When I reminded Beckmann that poor people’s hunger was hardly a new phenomenon, and that God hasn’t made a confirmed appearance recently — at least that I know of — he suggested I read Isaiah 58, in which God says that if we were more generous while we fasted he’d treat us better. Maybe. But a billion people are just as hungry, human, and as deserving now as the Israelites were when they were fleeing Egypt, and I don’t see any manna.

This isn’t about skepticism, however; it’s about ironies and outrages. In 2010, corporate profits grew at their fastest rate since 1950, and we set records in the number of Americans on food stamps. The richest 400 Americans have more wealth than half of all American households combined, the effective tax rate on the nation’s richest people has fallen by about half in the last 20 years, and General Electric paid zero dollars in U.S. taxes on profits of more than $14 billion. Meanwhile, roughly 45 million Americans spend a third of their posttax income on food — and still run out monthly — and one in four kids goes to bed hungry at least some of the time.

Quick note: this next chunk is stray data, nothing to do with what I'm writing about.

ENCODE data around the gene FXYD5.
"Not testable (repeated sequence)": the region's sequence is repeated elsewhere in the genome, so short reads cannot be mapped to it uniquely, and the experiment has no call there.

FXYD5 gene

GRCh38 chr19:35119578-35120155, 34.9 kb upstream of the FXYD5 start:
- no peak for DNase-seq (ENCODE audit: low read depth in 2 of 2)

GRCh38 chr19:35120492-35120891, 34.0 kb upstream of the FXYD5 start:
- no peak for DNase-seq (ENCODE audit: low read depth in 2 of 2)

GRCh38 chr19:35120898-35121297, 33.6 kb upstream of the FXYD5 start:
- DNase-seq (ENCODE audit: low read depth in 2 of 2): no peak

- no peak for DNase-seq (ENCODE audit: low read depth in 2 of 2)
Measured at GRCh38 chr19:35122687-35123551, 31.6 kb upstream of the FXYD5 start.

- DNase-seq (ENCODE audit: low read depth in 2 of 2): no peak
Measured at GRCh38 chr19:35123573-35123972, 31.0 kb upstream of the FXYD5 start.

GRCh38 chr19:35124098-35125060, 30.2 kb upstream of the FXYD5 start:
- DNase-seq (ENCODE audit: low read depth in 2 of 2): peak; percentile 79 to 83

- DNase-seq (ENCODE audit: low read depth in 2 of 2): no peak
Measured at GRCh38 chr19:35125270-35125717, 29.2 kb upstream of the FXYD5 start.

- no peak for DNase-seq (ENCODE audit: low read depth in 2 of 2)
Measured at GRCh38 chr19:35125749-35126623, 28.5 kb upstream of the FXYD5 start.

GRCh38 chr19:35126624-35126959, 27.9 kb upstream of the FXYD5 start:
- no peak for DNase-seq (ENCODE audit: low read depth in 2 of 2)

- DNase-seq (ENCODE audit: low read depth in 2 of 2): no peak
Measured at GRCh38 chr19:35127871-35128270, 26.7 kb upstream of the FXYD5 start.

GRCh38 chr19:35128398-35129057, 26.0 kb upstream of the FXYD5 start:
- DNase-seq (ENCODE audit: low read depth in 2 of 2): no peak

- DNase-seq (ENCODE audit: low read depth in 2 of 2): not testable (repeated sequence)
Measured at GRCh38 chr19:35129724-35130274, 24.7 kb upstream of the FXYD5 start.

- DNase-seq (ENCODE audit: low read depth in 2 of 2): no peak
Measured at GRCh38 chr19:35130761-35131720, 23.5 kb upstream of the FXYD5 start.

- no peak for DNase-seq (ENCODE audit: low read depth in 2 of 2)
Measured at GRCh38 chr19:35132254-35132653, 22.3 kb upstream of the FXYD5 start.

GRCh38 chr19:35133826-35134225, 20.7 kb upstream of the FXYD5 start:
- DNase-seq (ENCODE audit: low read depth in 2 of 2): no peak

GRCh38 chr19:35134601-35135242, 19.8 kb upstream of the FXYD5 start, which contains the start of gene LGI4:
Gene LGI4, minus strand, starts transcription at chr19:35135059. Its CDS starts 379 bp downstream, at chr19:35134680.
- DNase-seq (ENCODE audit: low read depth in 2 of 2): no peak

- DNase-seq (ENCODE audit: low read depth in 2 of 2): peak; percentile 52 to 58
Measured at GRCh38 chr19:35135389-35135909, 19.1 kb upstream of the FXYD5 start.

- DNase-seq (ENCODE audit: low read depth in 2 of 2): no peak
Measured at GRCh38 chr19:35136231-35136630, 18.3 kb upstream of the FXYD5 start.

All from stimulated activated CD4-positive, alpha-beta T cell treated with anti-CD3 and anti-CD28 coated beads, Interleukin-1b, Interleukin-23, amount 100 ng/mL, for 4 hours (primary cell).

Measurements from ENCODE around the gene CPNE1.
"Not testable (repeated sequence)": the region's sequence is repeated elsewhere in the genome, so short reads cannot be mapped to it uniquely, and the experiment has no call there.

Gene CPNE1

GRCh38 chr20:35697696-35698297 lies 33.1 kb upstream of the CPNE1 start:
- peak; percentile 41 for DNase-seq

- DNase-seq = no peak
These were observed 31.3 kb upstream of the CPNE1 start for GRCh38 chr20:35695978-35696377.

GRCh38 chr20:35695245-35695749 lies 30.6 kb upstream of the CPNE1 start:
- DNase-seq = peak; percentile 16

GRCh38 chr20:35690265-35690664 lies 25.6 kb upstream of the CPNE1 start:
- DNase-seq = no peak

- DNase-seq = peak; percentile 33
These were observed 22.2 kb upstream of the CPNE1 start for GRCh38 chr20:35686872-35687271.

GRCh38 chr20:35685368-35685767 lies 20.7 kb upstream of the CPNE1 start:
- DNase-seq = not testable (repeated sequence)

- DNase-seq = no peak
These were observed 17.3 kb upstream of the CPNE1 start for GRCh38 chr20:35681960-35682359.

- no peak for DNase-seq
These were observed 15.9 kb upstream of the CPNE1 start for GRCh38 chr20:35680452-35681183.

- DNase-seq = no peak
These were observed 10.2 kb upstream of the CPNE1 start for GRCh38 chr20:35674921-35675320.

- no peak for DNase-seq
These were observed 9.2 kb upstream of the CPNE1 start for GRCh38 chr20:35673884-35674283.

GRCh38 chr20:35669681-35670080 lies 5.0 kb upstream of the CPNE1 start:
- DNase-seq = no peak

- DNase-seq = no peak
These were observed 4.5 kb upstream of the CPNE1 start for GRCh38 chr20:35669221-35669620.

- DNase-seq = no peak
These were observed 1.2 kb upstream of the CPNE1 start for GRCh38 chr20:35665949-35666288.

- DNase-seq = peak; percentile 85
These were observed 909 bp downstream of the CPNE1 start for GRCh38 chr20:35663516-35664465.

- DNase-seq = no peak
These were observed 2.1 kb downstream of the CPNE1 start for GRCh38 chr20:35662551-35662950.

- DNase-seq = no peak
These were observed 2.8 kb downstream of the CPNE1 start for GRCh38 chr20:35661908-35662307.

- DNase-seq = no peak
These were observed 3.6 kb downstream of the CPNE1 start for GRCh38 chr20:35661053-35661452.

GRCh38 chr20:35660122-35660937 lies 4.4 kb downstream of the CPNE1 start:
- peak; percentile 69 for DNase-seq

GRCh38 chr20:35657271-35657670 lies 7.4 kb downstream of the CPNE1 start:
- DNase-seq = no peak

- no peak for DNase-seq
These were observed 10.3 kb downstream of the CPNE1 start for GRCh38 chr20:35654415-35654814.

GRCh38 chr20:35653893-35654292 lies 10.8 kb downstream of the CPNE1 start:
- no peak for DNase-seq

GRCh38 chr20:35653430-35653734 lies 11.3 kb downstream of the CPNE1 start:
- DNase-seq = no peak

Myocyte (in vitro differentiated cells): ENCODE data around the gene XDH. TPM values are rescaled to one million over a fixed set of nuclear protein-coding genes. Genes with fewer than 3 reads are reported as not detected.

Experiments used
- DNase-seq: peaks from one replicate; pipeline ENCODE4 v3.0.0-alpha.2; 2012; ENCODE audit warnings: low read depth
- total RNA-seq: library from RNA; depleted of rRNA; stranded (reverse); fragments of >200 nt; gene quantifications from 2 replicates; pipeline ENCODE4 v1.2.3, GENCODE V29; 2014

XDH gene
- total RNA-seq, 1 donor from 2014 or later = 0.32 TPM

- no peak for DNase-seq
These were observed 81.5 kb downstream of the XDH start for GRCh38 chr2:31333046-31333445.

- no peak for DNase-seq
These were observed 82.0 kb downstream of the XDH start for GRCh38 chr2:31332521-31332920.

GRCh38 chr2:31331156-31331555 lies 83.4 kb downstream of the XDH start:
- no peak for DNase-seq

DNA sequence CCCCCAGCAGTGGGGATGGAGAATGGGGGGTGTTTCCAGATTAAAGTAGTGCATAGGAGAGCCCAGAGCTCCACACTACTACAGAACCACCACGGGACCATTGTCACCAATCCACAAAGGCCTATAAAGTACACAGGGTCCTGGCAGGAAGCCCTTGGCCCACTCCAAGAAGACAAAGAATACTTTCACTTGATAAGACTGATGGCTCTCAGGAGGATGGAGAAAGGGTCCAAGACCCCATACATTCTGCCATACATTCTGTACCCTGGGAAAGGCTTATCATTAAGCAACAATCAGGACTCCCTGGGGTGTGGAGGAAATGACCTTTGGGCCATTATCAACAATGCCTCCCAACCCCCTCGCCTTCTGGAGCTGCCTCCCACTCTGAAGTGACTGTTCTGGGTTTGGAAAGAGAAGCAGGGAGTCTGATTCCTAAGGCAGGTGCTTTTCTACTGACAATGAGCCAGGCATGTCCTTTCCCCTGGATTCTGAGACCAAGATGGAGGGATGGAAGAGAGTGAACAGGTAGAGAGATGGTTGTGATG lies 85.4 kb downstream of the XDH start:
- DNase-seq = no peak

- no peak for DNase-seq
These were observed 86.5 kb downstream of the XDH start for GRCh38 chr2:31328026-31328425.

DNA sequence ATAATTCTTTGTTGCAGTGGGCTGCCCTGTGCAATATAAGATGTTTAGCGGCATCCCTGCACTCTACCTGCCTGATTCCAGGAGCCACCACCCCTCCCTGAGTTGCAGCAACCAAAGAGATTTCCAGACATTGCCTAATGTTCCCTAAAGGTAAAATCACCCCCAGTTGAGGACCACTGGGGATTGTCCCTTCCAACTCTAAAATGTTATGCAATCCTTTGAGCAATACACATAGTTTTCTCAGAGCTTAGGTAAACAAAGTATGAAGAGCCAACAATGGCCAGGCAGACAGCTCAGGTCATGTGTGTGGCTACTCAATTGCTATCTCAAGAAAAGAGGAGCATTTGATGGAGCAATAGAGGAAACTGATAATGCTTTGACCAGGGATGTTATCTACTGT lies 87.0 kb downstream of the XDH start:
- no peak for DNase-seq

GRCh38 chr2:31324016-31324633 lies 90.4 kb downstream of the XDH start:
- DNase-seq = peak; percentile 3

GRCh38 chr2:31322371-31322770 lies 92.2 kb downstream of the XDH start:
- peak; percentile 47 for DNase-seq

It’s those people whom Beckmann and his allies (more than 30 organizations are on board) are trying to protect. The coalition may be a bit too quick to support deficit reduction, essentially saying, “We understand the need for fiscal responsibility, but we don’t want to sacrifice the powerless, nearly voiceless poor in its name. As Beckmann knows, however, deficit reduction isn’t as important as keeping people from starving: “We shouldn’t be reducing our meager efforts for poor people in order to reduce the deficit,” he told me by phone. “They didn’t get us into this, and starving them isn’t going to get us out of it.”

This is a moral issue; the budget is a moral document. We can take care of the deficit and rebuild our infrastructure and strengthen our safety net by reducing military spending and eliminating corporate subsidies and tax loopholes for the rich. Or we can sink further into debt and amoral individualism by demonizing and starving the poor. Which side are you on?

If faith increases your motivation, that’s great, but I doubt God will intervene here. Instead, we need to gather and insist that our collective resources be used for our collective welfare, not for the wealthiest thousand or even million Americans but for a vast majority of us in the United States and, indeed, for citizens of the world who have difficulty making ends meet. Or feeding their kids.

Though Beckmann is too kind to say it, he and many other religious leaders believe that true worship can’t take place without joining this struggle: “You can’t have real religion,” he told me, “unless you work for justice for hungry and poor people.”